A £35,000 eco-home designed to solve Sheffield’s housing crisis will go on display for the first time this weekend.
Jon Johnson’s Reach Homes has built the one-bedroom house out of shipping containers on Heeley City Farm land.
The home is designed to be cheap and quick to build, and is environmentally friendly as well.
Jon will show off his team’s work at an open event from 1pm to 4pm on Sunday. He hopes people will be impressed by how homely and innovative the building is.
“It’s hooked up to the mains but the idea is to use as little power as possible,” he said.
“A heat pump tries to keep it at a constant temperature with as little drop as possible.”
Jon, 52, from Sharrow, came up with the idea for the eco-home while he and his partner were thinking about building their own house.
They knew the only way they could afford to do something from scratch was by looking at alternative construction methods and materials.
The idea of using shipping containers came up, and quickly took hold.
“We looked at each other and thought ‘let’s go for it’,” said Jon.
“We thought we could do two but at a really affordable price. Every housing report is crying out for affordable homes.
“We knew there were going to be some technical difficulties - people were doing stuff commercially with containers, but not housing.”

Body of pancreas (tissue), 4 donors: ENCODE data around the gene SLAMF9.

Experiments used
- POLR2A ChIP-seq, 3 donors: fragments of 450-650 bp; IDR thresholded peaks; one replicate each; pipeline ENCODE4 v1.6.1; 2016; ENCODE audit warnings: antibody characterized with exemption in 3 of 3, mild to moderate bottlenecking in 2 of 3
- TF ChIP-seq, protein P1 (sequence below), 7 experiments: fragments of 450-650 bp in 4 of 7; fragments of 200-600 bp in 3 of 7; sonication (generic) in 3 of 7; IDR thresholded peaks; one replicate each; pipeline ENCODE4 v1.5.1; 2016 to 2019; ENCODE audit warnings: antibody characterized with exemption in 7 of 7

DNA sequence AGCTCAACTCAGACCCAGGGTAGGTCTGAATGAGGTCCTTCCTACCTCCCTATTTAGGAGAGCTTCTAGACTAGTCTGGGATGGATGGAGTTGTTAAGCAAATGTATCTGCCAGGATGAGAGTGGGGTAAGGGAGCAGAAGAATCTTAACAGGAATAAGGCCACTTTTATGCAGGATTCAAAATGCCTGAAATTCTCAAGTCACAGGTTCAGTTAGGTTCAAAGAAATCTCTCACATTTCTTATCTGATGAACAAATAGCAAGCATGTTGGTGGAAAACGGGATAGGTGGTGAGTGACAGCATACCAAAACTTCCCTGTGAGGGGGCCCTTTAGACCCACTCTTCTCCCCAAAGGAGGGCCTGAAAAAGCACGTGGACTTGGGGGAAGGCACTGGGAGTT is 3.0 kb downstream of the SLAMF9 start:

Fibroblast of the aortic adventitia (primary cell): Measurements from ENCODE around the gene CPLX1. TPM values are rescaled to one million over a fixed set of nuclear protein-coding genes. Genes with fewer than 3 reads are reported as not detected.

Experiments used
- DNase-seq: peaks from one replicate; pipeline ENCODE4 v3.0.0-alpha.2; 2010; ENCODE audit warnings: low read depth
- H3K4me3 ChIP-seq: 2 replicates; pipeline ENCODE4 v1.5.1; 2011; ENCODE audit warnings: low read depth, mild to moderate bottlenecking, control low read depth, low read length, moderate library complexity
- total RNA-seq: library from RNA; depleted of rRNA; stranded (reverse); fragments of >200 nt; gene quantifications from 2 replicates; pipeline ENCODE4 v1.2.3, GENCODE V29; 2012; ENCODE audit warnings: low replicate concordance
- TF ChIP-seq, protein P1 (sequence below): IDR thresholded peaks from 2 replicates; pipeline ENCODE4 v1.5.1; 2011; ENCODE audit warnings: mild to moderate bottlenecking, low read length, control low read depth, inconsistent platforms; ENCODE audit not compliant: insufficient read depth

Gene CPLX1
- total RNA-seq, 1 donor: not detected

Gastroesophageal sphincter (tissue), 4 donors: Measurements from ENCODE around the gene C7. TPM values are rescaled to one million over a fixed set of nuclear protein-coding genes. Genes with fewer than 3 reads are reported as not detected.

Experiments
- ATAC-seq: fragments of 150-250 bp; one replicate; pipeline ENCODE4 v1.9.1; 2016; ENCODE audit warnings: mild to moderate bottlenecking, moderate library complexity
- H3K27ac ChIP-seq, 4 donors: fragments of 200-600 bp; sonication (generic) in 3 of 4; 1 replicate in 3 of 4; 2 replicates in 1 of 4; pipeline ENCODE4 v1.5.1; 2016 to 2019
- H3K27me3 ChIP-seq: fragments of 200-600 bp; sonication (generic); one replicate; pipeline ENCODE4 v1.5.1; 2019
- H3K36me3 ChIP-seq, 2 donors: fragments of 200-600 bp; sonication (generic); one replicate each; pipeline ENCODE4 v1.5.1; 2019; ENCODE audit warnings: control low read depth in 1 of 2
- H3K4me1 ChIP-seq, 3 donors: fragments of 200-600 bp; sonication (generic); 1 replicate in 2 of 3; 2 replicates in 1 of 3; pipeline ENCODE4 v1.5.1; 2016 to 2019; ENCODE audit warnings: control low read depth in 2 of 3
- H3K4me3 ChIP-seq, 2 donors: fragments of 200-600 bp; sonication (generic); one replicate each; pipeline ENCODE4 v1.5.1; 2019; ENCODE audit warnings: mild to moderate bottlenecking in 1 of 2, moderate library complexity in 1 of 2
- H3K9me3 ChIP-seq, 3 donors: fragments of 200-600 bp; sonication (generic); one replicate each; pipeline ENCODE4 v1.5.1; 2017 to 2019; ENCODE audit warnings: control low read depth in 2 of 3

As a former policeman who now runs Strip The Willow, an upcycling workshop and gallery off Abbeydale Road, Jon had no prior construction experience.
But by using some innovative techniques and the latest heating and insulation methods, Jon and his team came up with a workable design.
He hopes his prototype will prove the concept so he can firstly go on to build one for himself, and then go on to build and sell more for others to live in.
The homes would sell at £35,000 for a one-bed, £65,000 for a two-bed and £90,000 for a three-bed.
But Reach Homes has not been set up to make money. For Jon, the key aim is to help solve social issues such as homelessness and lack of housing options.
He is in talks with Sheffield Council and various housing associations over the use of his design as a low-cost solution to the shortage of homes in the city.
“We are looking at a range of ownership options,” said Jon. “The initial one will be outright, but once we have that in place and become self-sustaining, the business will support itself.
“We will make a profit which we will use to tackle homelessness and poverty.”
He added: “We have got to start building low carbon buildings for the future.
“We have got to think differently about how we do things.
“There is no point having a big house with storage for things that we never use.
“In the future we are going to be limited for space - energy and land are going to be expensive.”
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